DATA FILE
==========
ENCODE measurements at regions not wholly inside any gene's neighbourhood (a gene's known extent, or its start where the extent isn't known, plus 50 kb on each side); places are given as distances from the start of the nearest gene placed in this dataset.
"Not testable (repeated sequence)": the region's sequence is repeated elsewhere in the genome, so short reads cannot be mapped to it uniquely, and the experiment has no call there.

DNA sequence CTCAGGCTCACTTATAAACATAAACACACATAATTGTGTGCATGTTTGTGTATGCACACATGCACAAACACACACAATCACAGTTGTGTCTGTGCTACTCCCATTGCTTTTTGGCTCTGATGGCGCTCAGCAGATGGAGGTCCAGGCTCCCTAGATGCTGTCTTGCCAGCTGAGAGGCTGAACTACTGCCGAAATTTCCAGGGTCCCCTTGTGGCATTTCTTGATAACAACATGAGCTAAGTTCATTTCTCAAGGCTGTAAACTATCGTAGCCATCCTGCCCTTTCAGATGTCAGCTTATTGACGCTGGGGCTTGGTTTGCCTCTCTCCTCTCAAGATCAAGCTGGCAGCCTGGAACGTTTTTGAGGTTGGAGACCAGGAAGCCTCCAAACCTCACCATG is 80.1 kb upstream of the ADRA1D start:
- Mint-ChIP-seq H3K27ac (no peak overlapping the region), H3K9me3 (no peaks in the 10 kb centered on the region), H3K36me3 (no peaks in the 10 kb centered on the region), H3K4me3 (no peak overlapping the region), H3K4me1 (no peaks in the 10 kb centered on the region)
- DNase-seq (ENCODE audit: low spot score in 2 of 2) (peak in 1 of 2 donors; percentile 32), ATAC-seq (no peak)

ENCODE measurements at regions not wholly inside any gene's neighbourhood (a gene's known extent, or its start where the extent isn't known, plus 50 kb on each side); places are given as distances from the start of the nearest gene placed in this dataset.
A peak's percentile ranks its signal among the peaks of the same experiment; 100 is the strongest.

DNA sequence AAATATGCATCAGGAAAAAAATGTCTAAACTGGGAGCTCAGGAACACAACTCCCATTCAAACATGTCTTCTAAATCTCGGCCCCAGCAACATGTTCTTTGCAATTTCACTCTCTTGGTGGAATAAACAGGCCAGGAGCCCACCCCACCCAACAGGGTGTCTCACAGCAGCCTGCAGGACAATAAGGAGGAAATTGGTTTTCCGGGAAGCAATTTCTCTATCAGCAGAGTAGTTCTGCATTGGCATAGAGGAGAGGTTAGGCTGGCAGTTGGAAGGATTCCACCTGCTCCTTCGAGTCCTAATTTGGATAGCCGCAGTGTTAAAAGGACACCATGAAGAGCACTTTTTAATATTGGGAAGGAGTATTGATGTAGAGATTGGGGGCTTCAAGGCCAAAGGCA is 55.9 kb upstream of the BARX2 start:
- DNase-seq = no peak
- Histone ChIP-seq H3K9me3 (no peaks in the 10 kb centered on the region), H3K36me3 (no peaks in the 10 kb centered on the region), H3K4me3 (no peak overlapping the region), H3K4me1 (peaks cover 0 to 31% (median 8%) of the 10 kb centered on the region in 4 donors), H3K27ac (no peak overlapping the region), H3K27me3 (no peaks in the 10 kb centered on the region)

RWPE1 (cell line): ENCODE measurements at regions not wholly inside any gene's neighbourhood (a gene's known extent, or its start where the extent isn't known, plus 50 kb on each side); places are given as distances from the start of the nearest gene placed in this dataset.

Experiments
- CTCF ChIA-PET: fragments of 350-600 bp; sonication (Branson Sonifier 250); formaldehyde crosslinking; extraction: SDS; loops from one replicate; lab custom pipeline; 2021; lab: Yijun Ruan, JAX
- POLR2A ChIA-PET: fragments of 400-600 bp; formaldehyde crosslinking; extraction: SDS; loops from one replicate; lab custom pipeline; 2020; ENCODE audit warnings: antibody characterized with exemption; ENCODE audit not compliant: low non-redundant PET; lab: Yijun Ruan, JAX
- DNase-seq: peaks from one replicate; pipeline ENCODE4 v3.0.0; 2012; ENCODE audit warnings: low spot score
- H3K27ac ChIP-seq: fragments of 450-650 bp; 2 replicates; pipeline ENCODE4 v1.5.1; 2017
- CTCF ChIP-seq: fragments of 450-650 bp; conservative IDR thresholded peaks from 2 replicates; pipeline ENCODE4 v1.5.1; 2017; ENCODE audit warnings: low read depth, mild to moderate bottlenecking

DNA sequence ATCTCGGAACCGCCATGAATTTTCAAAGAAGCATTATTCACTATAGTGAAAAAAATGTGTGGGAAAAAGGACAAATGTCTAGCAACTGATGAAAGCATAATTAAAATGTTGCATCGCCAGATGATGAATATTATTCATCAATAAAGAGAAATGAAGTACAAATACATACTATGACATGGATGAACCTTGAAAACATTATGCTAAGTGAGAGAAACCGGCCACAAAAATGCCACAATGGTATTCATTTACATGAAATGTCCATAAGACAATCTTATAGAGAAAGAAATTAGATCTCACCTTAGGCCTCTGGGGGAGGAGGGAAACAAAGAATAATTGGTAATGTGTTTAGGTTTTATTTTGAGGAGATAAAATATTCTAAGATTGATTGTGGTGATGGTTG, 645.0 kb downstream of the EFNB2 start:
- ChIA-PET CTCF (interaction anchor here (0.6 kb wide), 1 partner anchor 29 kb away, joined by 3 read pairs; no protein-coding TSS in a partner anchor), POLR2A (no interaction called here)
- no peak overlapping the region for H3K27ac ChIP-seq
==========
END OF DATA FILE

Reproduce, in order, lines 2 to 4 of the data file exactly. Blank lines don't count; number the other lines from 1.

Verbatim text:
"Not testable (repeated sequence)": the region's sequence is repeated elsewhere in the genome, so short reads cannot be mapped to it uniquely, and the experiment has no call there.

DNA sequence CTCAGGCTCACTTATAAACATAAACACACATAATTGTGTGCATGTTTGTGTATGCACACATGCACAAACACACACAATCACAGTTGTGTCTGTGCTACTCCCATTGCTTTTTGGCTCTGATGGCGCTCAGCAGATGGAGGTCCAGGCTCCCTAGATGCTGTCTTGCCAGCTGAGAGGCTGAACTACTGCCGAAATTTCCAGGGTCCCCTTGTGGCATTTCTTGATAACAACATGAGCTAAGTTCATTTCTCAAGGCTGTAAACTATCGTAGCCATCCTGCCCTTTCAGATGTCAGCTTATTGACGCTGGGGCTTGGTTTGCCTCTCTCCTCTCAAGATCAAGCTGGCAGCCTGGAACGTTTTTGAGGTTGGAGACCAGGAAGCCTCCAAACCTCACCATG is 80.1 kb upstream of the ADRA1D start:
- Mint-ChIP-seq H3K27ac (no peak overlapping the region), H3K9me3 (no peaks in the 10 kb centered on the region), H3K36me3 (no peaks in the 10 kb centered on the region), H3K4me3 (no peak overlapping the region), H3K4me1 (no peaks in the 10 kb centered on the region)